Microsoft admits that password expiration policies are a pointless security measure. The company has published an explanation of the draft release of its security configuration baseline settings for Windows 10 1903 and Windows Server 1903. This document sets guidelines for Group Policy baseline settings, and with this latest draft, there are some significant changes. Among the most noteworthy is a change to no longer set password expiration policies that require “periodic password changes,” a long-standing baseline that Microsoft says has become “an ancient and obsolete mitigation of very low value.”
The blog post goes on to explain as to why Microsoft is dropping the password expiration policy, noting first that “we are not proposing changing requirements for minimum password length, history, or complexity:”
“Periodic password expiration is a defense only against the probability that a password (or hash) will be stolen during its validity interval and will be used by an unauthorized entity. If a password is never stolen, there’s no need to expire it. And if you have evidence that a password has been stolen, you would presumably act immediately rather than wait for expiration to fix the problem.”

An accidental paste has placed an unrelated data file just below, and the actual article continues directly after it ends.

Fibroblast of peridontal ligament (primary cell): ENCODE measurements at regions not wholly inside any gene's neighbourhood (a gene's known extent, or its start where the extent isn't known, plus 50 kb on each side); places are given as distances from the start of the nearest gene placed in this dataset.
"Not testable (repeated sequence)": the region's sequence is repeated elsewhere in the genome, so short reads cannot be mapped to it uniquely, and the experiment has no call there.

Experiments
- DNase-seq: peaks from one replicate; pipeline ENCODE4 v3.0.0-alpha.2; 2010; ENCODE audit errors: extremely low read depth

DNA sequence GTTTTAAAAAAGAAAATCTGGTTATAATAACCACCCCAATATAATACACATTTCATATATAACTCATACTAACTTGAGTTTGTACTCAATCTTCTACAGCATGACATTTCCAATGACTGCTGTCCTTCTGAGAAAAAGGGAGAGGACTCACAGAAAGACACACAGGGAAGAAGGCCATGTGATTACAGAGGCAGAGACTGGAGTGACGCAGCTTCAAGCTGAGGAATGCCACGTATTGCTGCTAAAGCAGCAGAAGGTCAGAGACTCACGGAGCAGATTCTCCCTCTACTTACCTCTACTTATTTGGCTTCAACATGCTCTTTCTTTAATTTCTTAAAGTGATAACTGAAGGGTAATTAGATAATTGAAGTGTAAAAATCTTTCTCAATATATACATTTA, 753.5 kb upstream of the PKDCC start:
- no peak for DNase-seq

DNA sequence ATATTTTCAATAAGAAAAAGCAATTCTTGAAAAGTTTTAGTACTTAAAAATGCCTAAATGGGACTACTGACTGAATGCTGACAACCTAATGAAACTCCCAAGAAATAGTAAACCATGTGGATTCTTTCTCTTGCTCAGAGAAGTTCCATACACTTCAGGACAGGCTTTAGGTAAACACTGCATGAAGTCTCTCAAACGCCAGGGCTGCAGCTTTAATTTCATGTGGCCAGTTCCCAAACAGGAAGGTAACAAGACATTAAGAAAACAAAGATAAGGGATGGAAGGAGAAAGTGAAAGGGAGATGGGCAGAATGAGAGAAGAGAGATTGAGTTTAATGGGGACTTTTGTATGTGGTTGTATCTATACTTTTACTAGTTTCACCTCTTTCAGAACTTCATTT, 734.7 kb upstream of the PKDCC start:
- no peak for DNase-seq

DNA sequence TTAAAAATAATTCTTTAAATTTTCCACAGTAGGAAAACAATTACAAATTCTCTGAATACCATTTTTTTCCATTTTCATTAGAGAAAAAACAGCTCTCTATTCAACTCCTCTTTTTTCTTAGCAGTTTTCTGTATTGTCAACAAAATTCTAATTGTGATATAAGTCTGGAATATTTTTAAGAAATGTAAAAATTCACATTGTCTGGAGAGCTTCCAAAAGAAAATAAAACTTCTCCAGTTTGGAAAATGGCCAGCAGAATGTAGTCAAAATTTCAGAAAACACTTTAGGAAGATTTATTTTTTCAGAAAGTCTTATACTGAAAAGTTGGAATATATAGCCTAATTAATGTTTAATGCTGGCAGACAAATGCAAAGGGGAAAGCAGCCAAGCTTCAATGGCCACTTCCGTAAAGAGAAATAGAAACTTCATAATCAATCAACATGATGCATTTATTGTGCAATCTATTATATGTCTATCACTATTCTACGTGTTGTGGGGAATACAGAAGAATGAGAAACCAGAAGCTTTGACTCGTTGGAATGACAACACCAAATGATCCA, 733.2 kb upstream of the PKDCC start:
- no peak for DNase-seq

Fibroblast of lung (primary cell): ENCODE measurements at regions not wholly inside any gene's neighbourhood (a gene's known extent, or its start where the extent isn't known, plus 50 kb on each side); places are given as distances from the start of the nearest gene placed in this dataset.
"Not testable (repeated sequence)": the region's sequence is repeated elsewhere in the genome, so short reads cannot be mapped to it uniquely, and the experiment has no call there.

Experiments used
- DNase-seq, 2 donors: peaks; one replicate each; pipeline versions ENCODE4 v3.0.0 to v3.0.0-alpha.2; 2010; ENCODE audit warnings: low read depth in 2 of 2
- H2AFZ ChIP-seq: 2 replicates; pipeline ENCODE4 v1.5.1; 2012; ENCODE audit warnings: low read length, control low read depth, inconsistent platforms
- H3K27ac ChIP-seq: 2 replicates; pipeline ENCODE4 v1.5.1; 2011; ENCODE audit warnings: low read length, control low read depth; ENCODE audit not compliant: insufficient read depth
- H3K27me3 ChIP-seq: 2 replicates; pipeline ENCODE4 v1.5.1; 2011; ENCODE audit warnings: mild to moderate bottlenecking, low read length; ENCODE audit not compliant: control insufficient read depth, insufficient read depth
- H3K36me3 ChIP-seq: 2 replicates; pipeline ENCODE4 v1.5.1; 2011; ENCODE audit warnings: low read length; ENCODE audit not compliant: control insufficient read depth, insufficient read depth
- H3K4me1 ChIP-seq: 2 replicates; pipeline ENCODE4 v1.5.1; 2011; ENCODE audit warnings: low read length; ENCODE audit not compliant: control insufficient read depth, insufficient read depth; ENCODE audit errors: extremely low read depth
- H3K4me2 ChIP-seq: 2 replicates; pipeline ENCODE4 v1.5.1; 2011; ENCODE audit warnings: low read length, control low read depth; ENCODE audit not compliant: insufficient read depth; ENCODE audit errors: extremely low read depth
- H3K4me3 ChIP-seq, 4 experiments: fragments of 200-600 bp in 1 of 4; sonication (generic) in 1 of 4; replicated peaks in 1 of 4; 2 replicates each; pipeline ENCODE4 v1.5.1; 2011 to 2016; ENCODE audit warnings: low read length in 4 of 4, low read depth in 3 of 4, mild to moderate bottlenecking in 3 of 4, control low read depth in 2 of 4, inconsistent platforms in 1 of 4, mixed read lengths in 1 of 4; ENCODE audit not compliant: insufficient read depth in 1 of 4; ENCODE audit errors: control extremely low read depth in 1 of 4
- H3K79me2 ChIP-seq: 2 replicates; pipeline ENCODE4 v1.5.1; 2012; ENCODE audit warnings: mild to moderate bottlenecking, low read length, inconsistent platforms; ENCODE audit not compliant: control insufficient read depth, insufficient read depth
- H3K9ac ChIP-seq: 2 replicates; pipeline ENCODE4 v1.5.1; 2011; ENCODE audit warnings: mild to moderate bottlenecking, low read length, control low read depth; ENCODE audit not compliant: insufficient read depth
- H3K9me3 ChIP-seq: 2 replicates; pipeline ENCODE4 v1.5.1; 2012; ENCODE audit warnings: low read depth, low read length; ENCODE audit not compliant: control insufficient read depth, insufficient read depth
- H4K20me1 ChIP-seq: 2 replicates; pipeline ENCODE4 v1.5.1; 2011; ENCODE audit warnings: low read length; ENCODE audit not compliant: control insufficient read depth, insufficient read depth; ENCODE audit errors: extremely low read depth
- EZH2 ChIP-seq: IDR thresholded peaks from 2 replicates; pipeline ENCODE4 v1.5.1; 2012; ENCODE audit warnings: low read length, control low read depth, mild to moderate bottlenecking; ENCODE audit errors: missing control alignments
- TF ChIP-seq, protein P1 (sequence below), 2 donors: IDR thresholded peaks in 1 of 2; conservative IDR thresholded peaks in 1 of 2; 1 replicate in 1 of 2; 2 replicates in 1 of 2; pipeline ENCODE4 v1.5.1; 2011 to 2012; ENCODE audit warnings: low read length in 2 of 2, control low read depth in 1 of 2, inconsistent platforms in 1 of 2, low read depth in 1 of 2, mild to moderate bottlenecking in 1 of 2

In addition to the news about password expiration, default disabling of built-in Guest and Administrator accounts are also being discussed for elimination.
Note that removing these settings from the baseline would not mean that we recommend that these accounts be enabled, nor would removing these settings mean that the accounts will be enabled. Removing the settings from the baselines would simply mean that administrators could now choose to enable these accounts as needed.
Microsoft is proposing to drop the password expiration policy for Windows 10 version 1903 and Windows Server version1903 but also insists that users should keep using strong passwords and any available additional protections in order to keep their data safe.